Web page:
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Beyond Consent-Based Privacy Protection: Response to The OPC's Consultation on Privacy and Consent

The Office of the Privacy Commissioner (OPC) has recently published a discussion paper entitled "Consent and privacy" exploring potential enhancements to consent under PIPEDA. The OPC also launched a Consultation and Call for Submissions requesting input on its consent paper, asking whether legislative changes are required, and requesting comments on solutions which would be helpful in addressing consent challenges.

Éloïse Gratton, Leader of BLG's Privacy and Data Security Group, has submitted to the OPC her position paper entitled "Beyond Consent-based Privacy Protection" which addresses some of the issues raised by the OPC and addresses the viability of the consent model.

The paper discusses how, at the time that the FIPPs (Fair Information Privacy Practices) were initially drafted in the early 1970s, their main purpose was to address specific concerns pertaining to computerized databases. The best way to deal with these data protection issues was deemed to be having individuals keep control of their personal information. Forty years later, that self-concept is still one of the most predominant theories of privacy and the basis for data protection laws around the world, including PIPEDA. The paper explains how the "notice and choice" approach is no longer realistic: Individuals are overloaded with information in quantities that they cannot realistically be expected to process or comprehend. Moreover, providing notice and choice in the context of new technologies can be challenging due to the ubiquity of devices, persistence of collection, and practical obstacles for providing information, if devices lack displays or explicit user interfaces.

Gratton argues that before amending PIPEDA on consent, one should be careful to make sure that the amendment will not be detrimental or problematic as soon as new technologies emerge. She believes that the wording pertaining to obtaining consent under PIPEDA is flexible enough to accommodate new types of technologies and business models. Another argument against amending PIPEDA pertains to the fact that social norms in connection with any new technology or business practice may not yet be established.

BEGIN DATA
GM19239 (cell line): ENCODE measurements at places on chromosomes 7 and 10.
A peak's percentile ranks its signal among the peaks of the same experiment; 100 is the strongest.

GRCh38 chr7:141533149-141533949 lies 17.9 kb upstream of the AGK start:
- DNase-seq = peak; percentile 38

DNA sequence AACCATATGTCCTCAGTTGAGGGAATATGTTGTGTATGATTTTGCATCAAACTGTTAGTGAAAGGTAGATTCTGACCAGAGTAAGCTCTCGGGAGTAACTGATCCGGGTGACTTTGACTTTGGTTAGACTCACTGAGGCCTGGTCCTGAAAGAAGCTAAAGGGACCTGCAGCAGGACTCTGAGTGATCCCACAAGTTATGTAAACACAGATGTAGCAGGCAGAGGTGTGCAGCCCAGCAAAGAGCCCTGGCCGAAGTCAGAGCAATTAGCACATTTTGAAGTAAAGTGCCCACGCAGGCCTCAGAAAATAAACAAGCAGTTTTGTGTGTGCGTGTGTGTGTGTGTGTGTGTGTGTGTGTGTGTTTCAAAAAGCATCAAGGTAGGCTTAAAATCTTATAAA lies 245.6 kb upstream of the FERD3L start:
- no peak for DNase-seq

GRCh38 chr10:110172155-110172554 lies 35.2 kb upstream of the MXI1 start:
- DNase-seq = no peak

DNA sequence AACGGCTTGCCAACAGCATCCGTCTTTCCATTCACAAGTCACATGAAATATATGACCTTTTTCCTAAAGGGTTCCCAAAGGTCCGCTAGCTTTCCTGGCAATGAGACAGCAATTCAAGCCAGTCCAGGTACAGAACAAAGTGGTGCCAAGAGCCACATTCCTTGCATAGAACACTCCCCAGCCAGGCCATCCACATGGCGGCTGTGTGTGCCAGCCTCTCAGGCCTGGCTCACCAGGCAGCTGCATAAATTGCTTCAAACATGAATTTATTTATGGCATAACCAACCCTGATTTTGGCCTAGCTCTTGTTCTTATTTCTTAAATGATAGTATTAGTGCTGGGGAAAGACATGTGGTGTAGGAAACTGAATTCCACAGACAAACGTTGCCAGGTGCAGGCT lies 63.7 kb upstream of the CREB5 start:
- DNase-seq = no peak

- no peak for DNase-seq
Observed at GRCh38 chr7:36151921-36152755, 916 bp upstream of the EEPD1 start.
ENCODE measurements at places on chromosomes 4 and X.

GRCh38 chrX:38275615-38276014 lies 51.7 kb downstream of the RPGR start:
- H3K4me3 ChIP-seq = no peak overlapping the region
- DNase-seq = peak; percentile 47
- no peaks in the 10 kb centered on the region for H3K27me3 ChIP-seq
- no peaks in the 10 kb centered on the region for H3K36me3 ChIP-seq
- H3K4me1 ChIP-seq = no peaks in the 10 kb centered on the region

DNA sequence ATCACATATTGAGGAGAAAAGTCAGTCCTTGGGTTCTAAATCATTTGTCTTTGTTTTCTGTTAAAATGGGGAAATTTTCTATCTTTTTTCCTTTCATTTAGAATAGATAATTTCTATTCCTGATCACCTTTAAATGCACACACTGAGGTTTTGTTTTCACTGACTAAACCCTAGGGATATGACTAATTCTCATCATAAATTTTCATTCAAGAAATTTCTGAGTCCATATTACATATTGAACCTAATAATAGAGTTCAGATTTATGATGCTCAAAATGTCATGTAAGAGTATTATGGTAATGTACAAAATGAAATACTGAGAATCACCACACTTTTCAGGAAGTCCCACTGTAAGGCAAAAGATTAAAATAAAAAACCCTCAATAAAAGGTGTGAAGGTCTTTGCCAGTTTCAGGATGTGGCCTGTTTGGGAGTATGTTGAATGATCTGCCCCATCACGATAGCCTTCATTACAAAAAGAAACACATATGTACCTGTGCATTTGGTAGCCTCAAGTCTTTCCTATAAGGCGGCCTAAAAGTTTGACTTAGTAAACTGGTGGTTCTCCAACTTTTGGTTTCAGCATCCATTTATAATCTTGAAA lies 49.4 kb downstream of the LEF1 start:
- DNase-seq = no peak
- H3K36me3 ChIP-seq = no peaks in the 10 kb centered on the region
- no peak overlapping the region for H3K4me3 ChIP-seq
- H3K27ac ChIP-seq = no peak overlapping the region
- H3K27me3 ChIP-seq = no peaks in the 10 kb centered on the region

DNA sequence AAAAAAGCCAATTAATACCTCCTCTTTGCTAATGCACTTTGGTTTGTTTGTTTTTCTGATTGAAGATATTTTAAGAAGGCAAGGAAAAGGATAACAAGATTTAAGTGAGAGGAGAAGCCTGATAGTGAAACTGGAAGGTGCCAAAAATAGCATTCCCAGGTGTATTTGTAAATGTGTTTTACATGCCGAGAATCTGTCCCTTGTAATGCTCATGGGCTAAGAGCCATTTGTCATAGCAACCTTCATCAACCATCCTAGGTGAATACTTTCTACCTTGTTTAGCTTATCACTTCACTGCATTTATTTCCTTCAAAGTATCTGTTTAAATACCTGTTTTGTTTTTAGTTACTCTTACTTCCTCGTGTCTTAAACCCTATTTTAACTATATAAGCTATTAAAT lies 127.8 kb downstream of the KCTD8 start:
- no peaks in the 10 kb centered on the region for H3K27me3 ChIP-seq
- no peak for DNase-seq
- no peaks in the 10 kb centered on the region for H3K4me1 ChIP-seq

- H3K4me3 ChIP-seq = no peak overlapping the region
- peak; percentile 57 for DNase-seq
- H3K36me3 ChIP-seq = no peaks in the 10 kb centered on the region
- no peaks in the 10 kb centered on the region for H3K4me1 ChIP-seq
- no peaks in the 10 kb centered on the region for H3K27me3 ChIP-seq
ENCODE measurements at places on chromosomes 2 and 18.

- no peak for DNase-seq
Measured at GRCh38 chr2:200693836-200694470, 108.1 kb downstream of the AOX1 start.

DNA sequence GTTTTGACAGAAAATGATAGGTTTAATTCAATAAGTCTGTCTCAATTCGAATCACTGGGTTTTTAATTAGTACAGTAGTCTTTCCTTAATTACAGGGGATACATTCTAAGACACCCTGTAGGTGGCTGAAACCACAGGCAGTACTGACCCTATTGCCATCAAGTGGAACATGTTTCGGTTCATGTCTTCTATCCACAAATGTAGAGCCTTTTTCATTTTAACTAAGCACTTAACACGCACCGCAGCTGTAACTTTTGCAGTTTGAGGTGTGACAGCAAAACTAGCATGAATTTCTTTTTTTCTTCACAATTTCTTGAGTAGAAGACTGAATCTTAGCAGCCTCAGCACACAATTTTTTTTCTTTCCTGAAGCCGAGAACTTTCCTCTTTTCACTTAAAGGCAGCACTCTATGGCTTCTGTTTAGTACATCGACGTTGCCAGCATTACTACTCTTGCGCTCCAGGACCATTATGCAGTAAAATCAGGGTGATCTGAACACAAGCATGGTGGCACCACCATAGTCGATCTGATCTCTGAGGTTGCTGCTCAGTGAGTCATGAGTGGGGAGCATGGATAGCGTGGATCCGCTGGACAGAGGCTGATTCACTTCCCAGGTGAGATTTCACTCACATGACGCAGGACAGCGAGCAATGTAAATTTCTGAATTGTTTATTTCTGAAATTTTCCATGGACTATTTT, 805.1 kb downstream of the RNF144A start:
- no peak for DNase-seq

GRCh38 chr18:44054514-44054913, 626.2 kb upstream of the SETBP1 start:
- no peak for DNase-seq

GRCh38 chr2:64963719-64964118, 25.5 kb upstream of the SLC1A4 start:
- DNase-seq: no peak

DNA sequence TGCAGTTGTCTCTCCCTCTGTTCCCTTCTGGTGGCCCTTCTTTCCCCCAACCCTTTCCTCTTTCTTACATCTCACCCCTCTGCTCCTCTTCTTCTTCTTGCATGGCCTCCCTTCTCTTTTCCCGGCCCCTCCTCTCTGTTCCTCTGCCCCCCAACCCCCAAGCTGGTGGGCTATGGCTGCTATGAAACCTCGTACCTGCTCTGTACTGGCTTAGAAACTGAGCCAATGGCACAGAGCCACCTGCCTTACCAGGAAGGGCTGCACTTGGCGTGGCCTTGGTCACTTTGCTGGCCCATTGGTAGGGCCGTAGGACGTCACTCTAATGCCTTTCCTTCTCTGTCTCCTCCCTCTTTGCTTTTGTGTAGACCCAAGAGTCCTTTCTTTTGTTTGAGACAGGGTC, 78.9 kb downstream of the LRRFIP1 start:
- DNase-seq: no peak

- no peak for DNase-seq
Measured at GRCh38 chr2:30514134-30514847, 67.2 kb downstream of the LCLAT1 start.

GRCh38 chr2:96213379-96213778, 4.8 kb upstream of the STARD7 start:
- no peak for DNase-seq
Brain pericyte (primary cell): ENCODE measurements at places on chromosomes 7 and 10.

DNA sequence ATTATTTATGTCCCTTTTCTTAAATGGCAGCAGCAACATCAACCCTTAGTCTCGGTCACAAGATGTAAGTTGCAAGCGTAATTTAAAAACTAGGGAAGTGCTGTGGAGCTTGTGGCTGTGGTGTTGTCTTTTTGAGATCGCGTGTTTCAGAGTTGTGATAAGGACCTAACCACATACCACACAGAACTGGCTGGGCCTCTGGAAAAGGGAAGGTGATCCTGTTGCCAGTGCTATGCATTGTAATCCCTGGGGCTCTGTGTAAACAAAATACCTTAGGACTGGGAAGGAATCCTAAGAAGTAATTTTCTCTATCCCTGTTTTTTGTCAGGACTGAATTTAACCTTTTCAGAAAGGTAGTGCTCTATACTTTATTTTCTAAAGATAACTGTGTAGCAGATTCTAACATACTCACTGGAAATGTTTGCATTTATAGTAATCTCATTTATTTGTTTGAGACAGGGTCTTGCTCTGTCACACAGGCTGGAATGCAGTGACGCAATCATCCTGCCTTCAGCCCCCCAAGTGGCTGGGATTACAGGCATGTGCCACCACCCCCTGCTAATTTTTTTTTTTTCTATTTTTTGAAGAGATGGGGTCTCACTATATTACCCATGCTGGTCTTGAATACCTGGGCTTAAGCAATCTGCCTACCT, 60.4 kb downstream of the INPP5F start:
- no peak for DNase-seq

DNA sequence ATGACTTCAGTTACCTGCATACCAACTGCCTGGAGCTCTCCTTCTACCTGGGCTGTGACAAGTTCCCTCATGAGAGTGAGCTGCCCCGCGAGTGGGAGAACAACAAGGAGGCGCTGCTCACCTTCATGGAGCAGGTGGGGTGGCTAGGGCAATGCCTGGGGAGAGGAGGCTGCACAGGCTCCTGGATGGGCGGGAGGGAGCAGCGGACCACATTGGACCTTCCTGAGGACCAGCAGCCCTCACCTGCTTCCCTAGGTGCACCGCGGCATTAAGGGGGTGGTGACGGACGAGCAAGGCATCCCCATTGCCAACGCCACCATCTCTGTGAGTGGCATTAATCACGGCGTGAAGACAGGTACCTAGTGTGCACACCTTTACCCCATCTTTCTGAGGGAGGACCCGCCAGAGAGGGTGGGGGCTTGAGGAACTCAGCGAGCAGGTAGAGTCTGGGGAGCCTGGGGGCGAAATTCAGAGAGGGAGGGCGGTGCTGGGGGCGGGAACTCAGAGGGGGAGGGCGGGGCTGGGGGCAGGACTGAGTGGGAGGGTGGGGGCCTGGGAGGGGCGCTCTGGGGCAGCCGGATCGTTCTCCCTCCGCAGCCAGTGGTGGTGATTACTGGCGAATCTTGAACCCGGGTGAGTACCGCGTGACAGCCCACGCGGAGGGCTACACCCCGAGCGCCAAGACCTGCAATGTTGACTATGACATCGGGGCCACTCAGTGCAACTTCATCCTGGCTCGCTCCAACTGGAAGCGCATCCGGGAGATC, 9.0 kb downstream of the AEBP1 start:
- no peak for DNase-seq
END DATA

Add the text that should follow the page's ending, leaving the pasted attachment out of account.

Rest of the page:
The downside of the flexibility surrounding the notion of consent is that it creates uncertainty. Policy guidance on enhancing transparency and obtaining valid consent will therefore be increasingly necessary to address some of this uncertainty and allow organizations to innovate without taking major legal risks. Businesses may well benefit from more OPC guidance when new types of technologies or business models make their way.

The paper discusses that it is always less troubling to provide a solution which will be incorporated within the current legal framework, such as a proposed interpretation, than to propose a new amendment to the law. The notion of "consent" under PIPEDA is already quite flexible and is technology-neutral, allowing for this notion to be interpreted with the proper balance between the protection of privacy and the need for organizations to collect, use or disclose personal information for the purposes that the reasonable person would consider appropriate in the circumstances. Gratton articulates the view that any interpretation of the notion of consent should consider any impact on innovation, as well as certain new ethical issues that may, to a certain extent, go beyond the current application of PIPEDA.

She also raises that an interpretation which includes a risk-based approach may also allow organizations to streamline their communications with individuals, reducing the burden and confusion on individual consumers. Although this new approach would imply rethinking, to some extent, PIPEDA's current consent model, she maintains that this approach should be further explored in the near future.

You can access her submission by clicking the following title: Beyond Consent-based Privacy Protection.